Sunday, February 19, 2012

The Honey Gatherers

'The Honey Gatherers' is Mimlu Sen's fascinating account of her life amongst Baul singers and sadhus. One of whom, a singer, Paban Das Baul, has become her lifelong companion.

The Baul, rooted in Bengal, celebrate a life of love and desire, mirrored after Krishna's love for Radha. They celebrate the present, passion and fulfilled interaction of women and men over any formal or institutional practice of religion and life. That liberation must be found now, in this particular body, and from within. Though, as Sen points out, though they may 'upset' traditional dynamics between men and women, they rarely topple them into something new within everyday life. Patriarchy often rolls back into its place after the celebration is done. Like 'Carnival' in the West, Baul festival is a timed reversal of traditional mores.



The book tells of how Mimlu Sen, the daughter of a well-to-do Bengali family, found herself inexorably drawn into the Baul world, how she slowly came to comprehend her love of it and of Paban, and of trying to find a way to allow it to thrive in a world where many of its traditional, rural foundations have been undermined by social change and globalisation.

The paragraphs where she describes the struggle of Paban's family to survive its rural displacement into urban insecurity, a vivid testimony to the relentless pursuit of poverty and the stratagems need to survive it are deeply moving, and say more than myriad volumes on 'development'!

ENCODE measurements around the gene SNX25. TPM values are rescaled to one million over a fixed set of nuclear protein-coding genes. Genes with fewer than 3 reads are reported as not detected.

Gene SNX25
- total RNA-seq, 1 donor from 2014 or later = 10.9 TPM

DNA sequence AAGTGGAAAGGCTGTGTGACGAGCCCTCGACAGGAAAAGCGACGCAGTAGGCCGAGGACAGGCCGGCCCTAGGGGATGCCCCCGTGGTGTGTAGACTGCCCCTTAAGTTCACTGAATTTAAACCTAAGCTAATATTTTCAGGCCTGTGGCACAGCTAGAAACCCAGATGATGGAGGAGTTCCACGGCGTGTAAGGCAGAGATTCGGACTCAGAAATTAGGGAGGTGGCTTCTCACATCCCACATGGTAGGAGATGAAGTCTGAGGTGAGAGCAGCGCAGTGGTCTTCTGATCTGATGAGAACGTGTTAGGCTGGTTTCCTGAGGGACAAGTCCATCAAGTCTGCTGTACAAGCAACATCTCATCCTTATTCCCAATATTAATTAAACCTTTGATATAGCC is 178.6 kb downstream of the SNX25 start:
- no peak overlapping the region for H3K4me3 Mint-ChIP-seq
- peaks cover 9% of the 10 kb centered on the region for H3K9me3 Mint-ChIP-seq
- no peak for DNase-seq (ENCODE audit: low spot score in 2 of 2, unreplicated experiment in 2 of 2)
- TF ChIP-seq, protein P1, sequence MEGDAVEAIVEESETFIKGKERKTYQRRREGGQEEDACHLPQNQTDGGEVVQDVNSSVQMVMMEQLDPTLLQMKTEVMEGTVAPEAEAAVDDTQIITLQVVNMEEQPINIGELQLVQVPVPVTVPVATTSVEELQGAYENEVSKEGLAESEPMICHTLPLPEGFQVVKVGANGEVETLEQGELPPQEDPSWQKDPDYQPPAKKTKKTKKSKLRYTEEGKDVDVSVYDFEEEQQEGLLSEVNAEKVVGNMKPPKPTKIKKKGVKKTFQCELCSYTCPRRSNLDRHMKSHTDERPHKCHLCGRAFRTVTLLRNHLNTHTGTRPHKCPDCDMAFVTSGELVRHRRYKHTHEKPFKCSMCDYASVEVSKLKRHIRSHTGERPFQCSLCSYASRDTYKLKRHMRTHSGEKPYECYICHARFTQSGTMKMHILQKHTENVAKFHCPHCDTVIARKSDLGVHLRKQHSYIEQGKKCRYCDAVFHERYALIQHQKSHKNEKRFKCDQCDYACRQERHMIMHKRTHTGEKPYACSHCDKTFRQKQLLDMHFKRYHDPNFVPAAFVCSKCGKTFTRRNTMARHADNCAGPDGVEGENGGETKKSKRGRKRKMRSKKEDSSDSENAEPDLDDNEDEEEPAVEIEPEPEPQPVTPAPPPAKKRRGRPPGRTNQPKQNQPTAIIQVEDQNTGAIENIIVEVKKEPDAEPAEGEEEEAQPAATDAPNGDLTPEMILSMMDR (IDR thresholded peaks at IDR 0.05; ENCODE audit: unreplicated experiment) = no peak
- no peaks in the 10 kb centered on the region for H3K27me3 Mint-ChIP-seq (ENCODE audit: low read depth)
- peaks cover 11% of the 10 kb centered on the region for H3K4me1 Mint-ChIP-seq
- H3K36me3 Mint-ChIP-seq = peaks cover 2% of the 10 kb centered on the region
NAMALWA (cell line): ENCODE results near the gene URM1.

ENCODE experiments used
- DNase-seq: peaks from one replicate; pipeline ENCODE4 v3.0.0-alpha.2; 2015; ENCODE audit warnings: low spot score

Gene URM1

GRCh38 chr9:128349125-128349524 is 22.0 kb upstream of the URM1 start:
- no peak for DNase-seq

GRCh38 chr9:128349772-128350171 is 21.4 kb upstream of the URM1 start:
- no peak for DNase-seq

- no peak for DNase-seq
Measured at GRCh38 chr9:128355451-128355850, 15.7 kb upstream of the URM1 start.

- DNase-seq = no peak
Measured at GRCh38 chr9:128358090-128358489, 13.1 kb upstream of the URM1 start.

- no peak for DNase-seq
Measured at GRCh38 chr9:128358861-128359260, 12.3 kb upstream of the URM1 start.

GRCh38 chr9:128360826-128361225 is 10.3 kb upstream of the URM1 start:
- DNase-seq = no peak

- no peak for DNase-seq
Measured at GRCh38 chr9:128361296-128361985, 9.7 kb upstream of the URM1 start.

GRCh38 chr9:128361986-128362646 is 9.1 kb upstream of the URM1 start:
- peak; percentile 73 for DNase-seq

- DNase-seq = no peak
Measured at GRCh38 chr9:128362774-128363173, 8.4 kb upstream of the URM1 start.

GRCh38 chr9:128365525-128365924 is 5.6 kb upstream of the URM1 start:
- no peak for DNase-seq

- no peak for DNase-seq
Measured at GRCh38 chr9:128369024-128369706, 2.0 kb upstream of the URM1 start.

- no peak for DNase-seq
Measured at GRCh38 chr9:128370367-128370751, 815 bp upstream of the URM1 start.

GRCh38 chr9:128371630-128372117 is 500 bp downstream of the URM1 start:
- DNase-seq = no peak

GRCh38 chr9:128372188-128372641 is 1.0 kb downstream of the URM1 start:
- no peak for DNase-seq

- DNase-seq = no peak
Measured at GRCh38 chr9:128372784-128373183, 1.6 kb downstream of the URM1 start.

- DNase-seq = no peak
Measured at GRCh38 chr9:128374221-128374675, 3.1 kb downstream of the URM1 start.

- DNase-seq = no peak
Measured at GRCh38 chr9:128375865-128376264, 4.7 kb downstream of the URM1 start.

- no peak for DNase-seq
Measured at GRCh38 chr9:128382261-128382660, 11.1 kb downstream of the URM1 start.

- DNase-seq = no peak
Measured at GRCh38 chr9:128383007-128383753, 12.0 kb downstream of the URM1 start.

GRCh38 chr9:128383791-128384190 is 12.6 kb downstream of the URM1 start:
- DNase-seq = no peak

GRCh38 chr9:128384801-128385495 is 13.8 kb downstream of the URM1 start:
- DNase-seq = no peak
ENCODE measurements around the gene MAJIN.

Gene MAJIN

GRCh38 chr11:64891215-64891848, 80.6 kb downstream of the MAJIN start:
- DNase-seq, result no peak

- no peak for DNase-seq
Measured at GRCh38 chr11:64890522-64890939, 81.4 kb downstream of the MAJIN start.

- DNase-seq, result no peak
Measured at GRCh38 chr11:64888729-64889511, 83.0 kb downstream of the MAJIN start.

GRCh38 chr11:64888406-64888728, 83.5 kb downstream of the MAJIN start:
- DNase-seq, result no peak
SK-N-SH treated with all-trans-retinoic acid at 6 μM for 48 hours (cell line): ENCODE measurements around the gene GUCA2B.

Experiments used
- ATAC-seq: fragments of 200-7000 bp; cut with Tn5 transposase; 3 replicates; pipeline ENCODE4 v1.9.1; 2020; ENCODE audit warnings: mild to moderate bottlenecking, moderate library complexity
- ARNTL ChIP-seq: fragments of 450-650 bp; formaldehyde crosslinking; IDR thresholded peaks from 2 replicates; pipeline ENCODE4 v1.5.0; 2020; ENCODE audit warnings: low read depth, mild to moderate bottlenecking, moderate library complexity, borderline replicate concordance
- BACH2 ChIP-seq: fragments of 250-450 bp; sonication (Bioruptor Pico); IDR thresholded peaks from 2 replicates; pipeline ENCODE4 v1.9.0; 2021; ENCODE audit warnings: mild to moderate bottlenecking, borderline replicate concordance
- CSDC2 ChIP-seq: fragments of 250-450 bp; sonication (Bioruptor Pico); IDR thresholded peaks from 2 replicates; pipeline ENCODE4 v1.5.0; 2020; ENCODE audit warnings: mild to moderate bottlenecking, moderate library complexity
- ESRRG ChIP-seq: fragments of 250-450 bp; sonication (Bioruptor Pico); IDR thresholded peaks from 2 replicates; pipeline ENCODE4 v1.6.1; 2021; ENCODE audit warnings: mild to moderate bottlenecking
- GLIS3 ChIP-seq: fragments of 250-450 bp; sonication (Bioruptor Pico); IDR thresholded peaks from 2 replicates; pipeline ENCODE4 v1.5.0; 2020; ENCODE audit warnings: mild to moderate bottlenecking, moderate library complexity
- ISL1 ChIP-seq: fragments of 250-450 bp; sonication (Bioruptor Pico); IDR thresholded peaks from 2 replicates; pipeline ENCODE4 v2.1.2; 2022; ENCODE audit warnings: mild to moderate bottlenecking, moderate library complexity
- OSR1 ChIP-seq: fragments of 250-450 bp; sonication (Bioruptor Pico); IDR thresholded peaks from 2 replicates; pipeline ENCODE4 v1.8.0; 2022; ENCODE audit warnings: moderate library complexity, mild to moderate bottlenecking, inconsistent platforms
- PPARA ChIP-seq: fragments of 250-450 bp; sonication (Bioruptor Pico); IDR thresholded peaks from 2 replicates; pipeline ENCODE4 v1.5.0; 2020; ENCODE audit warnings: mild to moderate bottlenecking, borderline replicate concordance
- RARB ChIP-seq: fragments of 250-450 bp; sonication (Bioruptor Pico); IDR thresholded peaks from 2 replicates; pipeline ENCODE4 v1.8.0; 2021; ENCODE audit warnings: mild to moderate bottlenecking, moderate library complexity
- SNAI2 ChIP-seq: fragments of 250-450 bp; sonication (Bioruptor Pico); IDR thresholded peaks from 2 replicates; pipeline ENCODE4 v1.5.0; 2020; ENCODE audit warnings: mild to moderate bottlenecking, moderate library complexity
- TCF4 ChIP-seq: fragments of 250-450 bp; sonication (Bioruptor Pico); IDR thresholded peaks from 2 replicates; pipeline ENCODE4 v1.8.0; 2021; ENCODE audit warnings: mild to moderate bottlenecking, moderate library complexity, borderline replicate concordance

But there is much more to her account - filled with striking 'characters' and family tragedy - it teems with a life unknown - one where story embodied in song continually teases us out of time into a place of hoped for liberation. It is a liberation that can only be earned as an individual (though often one as part of a coupling), out of a struggle for understanding, a surrender into a music that transforms.

It is a tradition subversive of orthodoxies and of 'neat' boundaries drawn between traditions; here especially between Hindu and Muslim. As India grows more 'modern', these boundaries are drawn ever more sharply - the intermediate worlds, that are predominantly rural, fade.

In the book you taste a critical part of India though often marginalised - in its light and in its shadow - and a CD 'The Honey Gatherers' completes the text, showing its heart.

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